· As Serra discussed in May 2016 with the Directorate-General for Taxation and Customs Union (DG TAXUD) in Brussels, it seems that it was not the intention of the European Commission to change the procedure by which a vessel entered the TA regime. In fact, they considered that the mentioned articles 232 and 233 of the previous CCC could be perfectly replaced by articles 139 and 141 of the Commission Regulation (EU) 2015/2446, developing the new UCC. In Serra’s opinion, the problem is that, literally, the new articles do not cover the entry of the vessel into the CTU by the mere fact of crossing the border of the customs territory, but only its re-exportation (exit) using this procedure.
Now, for the good news. “Last November, 2017, the Spanish Directorate-General of Customs issued an internal (not published) instruction to all the Spanish coastal regions in which it was pointed out that, henceforth, the criterion of considering that the mere fact of crossing the border of Customs territory of the Union would once again be accepted and, therefore, considered a customs declaration for the purposes of a vessel being admitted under the TA Customs regime,” Serra remarks. “The interpretation is that crossing the border of the CTU is equivalent to the passing of the vessel through a customs office, set out in article 141 of the new UCC.”
Serra believes that this is positive news for the superyacht sector in Spain. “In my opinion, this is a wise decision given that it helps simplify the procedure, making it agile and safe,” he adds. “It corresponds with the original intention and spirit of the European Commission, which was not to change the procedure, and it enhances legal certainty.”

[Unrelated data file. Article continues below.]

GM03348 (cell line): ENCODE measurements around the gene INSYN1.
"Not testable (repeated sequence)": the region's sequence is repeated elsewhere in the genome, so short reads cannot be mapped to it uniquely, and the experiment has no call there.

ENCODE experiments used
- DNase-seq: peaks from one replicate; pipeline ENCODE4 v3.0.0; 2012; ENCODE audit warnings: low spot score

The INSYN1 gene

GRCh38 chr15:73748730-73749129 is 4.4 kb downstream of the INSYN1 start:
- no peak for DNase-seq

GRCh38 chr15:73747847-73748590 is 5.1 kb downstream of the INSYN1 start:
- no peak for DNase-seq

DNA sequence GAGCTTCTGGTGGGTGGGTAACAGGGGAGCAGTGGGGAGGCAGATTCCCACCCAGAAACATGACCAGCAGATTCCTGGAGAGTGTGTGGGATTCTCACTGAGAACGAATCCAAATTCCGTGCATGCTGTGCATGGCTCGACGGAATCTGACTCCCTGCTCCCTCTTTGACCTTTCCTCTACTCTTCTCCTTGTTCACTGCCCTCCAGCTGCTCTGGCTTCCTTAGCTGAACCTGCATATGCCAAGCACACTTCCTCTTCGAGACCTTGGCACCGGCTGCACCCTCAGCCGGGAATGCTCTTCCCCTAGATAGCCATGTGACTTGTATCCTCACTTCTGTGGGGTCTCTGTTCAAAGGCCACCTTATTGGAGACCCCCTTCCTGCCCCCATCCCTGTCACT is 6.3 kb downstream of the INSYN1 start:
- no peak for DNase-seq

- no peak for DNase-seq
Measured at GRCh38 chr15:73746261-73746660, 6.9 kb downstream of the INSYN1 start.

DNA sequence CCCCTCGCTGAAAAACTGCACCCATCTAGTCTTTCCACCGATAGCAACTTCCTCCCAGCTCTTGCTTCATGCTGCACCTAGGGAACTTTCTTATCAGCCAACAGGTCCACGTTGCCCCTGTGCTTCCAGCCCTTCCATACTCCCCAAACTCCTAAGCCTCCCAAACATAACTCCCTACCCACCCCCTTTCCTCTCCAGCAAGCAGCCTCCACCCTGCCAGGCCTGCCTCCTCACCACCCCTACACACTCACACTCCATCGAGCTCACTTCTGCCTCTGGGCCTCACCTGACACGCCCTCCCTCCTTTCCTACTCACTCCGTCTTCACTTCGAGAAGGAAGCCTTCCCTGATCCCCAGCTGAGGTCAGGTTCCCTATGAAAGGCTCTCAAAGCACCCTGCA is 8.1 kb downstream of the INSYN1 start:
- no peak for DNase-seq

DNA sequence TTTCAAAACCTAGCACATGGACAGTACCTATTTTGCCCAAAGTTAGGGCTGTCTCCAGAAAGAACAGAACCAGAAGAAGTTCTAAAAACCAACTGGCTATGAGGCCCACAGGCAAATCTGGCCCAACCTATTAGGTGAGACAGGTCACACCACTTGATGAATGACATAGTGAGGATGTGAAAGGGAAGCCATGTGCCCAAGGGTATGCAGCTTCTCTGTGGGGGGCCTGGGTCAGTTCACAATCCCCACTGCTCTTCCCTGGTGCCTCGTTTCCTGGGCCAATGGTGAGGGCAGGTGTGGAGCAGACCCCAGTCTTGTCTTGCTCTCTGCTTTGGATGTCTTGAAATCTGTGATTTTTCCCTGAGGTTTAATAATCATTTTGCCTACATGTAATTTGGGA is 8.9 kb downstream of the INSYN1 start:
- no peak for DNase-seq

Based on the above, when a yacht complying with the TA conditions enters the Union Customs Territory through Spain, crossing the 12 nautical miles border of the Spanish jurisdictional waters will be enough for the yacht to be considered under such regime. Serra cautions, however, that if the yacht continues to navigate to other countries within the CTU, it will be necessary to ensure that the Spanish simplified procedure is also acceptable for the yacht to be considered under the TA customs regime.
“It is very regrettable that the owner of the vessel has to bear the burden to ensure whether the Spanish simplified procedure is also acceptable in different countries within the CTU,” Serra concludes. “At this point, my critique is addressed to the European Commission since the Union Customs Code is a EU Regulation (not an EU Directive*) and, as such, is directly addressed to the citizens of the Union (not to the EU countries), therefore, it should be directly applied with a uniform criterion in all countries forming the Union.
“The clarification of the criteria, not only for TA but also other Customs regimes such as the return goods relief, inward processing relief, etc., to be applied homogeneously in all the EU countries is a pending mission of the European Commission. It would be desirable to devote time to provide clear guidelines since these are matters which generate great controversy and create lots of legal uncertainty and inefficiencies in the CTU.”
*Directives do not apply directly, they are addressed to the to EU countries, which must first transpose them to their internal legislation. Additionally, Directives are a standard of outcome, which does not instruct on the formal or material elements of the process by which each State is to carry out, therefore, different to EU regulations, Directives leave some space for the legislation of each country.